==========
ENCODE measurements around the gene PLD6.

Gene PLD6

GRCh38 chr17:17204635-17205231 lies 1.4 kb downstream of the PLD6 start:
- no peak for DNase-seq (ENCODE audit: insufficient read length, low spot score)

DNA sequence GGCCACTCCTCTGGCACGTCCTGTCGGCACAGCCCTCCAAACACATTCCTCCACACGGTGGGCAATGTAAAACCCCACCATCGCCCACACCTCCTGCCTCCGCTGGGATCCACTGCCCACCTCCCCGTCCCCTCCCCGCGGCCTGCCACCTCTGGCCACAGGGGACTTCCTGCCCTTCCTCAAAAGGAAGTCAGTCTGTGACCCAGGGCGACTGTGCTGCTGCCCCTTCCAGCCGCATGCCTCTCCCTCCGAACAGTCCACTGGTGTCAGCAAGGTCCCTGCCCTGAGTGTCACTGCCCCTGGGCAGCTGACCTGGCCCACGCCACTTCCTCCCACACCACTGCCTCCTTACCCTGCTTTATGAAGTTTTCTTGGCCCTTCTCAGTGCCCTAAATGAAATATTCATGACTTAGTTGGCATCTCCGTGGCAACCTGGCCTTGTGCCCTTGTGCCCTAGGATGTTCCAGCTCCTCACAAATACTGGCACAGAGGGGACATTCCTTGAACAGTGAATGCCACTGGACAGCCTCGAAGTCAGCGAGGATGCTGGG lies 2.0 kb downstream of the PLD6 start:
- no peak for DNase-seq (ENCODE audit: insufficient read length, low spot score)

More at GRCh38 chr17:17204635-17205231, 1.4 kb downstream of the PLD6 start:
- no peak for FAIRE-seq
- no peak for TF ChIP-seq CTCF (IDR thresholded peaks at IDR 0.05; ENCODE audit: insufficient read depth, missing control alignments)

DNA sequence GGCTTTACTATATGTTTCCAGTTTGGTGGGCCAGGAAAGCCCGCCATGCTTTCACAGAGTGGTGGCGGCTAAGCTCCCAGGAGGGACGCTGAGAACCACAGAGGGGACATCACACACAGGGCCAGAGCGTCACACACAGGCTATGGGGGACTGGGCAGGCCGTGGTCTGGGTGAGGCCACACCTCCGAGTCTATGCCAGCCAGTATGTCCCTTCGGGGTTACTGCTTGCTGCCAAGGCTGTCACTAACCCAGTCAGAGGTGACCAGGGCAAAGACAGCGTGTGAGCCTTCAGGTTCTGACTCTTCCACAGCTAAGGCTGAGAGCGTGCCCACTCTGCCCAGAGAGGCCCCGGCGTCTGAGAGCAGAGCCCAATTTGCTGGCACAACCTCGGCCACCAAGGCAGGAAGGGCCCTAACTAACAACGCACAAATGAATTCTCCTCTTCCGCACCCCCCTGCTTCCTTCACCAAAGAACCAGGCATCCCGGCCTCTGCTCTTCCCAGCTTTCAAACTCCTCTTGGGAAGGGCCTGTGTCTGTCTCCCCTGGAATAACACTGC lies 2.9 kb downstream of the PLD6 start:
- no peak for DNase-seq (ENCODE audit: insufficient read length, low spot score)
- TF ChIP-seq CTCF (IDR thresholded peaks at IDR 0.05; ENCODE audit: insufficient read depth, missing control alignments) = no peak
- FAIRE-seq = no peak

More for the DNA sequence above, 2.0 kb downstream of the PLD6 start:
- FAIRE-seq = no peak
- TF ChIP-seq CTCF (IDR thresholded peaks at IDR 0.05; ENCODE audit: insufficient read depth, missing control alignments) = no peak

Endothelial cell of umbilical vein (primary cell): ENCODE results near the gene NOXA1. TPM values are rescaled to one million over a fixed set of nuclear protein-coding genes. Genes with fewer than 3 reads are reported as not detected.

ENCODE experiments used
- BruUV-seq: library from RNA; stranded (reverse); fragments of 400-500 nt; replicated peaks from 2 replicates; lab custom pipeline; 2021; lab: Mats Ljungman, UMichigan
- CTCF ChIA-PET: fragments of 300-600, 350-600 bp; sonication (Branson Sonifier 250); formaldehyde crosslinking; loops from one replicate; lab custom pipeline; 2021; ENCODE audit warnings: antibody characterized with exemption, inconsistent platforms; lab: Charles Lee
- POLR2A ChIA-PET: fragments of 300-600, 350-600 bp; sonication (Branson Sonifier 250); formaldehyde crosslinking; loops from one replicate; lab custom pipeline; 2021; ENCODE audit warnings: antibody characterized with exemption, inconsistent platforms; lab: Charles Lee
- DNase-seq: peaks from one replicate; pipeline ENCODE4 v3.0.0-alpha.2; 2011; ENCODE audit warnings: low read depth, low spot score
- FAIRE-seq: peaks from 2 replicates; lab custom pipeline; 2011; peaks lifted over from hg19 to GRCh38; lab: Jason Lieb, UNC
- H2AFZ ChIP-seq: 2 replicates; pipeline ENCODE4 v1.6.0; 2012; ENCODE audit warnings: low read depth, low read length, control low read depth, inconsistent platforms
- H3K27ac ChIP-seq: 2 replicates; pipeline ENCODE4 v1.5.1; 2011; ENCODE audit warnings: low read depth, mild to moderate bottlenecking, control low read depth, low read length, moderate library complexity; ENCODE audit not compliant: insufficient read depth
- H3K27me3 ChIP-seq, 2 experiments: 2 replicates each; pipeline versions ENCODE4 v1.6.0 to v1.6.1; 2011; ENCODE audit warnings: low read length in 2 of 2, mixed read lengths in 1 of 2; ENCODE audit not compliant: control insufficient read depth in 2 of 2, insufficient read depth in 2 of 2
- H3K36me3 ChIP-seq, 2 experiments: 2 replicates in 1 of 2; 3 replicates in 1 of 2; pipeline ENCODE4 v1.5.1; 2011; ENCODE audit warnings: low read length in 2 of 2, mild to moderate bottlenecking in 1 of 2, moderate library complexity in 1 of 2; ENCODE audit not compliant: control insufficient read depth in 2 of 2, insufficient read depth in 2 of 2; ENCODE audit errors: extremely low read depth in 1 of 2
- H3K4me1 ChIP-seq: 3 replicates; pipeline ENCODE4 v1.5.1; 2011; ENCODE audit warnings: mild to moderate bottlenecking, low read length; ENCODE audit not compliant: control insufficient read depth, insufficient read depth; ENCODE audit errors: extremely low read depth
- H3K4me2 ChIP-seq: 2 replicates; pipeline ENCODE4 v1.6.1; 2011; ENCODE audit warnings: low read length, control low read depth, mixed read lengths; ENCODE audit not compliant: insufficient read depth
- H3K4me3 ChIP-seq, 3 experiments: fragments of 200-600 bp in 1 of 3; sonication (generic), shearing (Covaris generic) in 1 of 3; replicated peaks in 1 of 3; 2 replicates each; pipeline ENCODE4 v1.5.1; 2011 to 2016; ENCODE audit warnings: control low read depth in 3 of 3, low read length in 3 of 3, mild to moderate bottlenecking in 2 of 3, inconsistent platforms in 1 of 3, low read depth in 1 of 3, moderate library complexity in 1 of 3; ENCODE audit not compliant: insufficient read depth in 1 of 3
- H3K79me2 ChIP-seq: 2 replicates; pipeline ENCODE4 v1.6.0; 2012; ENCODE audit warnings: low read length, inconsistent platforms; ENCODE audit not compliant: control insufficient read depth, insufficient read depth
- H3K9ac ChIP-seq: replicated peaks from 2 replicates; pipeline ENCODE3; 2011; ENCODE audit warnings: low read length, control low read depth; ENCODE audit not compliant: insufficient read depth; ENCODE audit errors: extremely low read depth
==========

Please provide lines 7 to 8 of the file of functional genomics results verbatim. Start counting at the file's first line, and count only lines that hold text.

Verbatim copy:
More at GRCh38 chr17:17204635-17205231, 1.4 kb downstream of the PLD6 start:
- no peak for FAIRE-seq